A: He examined it himself, and saw where the Ball went in, and where it went out.

        Q: Did he (the Witness) see the Pistols loaded, and in what manner?

        A: He saw both the Pistols loaded with one Ball each.

        Q: Was the ground marked out?

        A: Yes, near Six Yards distance.

        Q: Did he (the Witness) know the cause of their dispute?

        A: No.

        Q: Did Ensign MOFFATT and the Prisoner both fire at the same time?

        A: Exactly at the same time.

        Q: Was there any efforts made, to accommodate their dispute previous to their going to the ground where the Duel was fought?

        A: On going towards the ground, the Witness mentioned to Lt. PENDRED of the Queens Rangers that he thought it was a pity that the dispute could not be settled without a Duel, and Lt. PENDRED answered that Ensn. MOFFATT thought himself injured, and that he would not make it up, unless the Prisoner (Ensn. LAWRENCE) would make him some acknowledgement, upon which he (the Witness) told Lt. PENDRED that he had previously advised the Prisoner to make an acknowledgement if he was in the wrong, and the Prisoner answered that he thought himself the injured person, and that he would make no apology.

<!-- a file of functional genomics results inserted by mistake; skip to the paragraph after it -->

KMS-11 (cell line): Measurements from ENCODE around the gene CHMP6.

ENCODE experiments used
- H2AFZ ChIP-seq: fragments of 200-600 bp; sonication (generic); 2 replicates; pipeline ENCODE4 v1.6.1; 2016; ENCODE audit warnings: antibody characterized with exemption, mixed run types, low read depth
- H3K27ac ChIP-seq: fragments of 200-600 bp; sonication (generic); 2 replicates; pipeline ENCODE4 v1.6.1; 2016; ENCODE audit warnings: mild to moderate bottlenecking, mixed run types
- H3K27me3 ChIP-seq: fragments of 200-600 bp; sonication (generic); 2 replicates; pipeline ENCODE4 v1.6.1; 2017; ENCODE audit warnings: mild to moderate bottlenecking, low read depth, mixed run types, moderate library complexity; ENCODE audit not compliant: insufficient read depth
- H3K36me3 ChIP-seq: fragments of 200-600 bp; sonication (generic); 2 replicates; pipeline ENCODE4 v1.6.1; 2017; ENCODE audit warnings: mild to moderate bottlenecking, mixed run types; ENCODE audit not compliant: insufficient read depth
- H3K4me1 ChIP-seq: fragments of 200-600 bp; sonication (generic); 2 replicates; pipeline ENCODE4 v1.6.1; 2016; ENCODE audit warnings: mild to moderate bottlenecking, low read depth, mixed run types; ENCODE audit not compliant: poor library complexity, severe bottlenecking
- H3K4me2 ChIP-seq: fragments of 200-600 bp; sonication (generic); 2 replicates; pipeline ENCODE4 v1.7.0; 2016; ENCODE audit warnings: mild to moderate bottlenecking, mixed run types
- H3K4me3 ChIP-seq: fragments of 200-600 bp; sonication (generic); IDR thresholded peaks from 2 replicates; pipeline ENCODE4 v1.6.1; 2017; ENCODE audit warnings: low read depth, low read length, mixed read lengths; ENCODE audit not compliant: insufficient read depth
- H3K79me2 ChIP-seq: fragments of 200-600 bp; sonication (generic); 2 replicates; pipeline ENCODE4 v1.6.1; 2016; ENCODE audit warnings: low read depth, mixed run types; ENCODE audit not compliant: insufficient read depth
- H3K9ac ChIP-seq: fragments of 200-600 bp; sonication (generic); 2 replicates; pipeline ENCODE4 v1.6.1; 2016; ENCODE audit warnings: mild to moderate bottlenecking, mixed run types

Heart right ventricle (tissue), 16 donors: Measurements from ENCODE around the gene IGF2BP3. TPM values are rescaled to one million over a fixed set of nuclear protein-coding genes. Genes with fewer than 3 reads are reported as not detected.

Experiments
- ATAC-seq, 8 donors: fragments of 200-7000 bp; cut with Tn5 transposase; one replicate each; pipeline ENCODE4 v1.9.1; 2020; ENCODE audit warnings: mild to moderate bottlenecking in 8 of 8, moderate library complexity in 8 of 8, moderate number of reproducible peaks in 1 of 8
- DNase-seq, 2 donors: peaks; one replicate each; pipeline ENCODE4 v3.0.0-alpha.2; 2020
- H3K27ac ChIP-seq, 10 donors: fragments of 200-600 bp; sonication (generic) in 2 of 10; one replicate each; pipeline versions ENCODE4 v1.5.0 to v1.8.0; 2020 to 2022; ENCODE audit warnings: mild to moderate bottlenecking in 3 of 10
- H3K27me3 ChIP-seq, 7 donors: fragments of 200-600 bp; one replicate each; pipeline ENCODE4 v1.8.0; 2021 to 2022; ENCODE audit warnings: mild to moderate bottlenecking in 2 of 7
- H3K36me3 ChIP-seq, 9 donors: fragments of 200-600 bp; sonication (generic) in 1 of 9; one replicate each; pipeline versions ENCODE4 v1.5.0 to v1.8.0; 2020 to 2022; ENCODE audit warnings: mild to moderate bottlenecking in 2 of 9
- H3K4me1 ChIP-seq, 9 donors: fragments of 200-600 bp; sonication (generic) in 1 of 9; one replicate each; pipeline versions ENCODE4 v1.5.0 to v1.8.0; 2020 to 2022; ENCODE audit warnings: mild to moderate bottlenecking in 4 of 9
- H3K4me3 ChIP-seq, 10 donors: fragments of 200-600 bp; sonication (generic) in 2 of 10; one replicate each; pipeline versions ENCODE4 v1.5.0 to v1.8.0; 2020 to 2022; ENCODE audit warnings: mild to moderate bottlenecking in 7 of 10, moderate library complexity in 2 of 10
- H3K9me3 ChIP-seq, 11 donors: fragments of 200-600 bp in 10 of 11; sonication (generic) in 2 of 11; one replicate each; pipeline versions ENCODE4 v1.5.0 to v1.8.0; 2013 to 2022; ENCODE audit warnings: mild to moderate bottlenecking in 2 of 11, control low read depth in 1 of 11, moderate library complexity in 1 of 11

Q: Was there any conversation passed between Ensn. MOFFATT and the Prisoner previous to their getting to the place of appointment?

        A: There was some conversation passed, but not relative to the dispute, and they seemed friendly.

        Q: Was their [sic] any thing said to the Parties after they got to the place of appointment, or on the way to it concerning the accomodation?

        A: No, not that he knows of.

        Q:(by the Prisr.)— Was he (the Prisr.) Wounded at the same time that Ensign MOFFATT fell?

        A: Yes, he was wounded in the right side of his body.

Lieut. John PENDRED, of the Queens Rangers being duly Sworn deposed that on the Evening of the 13th Jany. last Ensn. MOFFATT desired him (the Witness) to carry a note to the Prisr. (Ensn. LAWRENCE) which he did;

and carried back Ensn. MOFFATT back an answer, which was that he would meet him at 9 o’Clock the next morning with Pistols at the Widow PRYANs, at the same time he (the Witness) endeavoured every thing in his power to Settle the Dispute amicably;

that they met at the hour and place appointed and the ground was marked, and the Pistols were loaded in his (the Witness) presence, with one Ball each;

that Ensign MOFFATT and the Prisoner stood to their ground, and they both fired at the same time and Ensign MOFFATT immediately fell, and he (the Witness) went up to him, and Ensn. MOFFATT said “My dear fellow I am killed” and immediately expired—;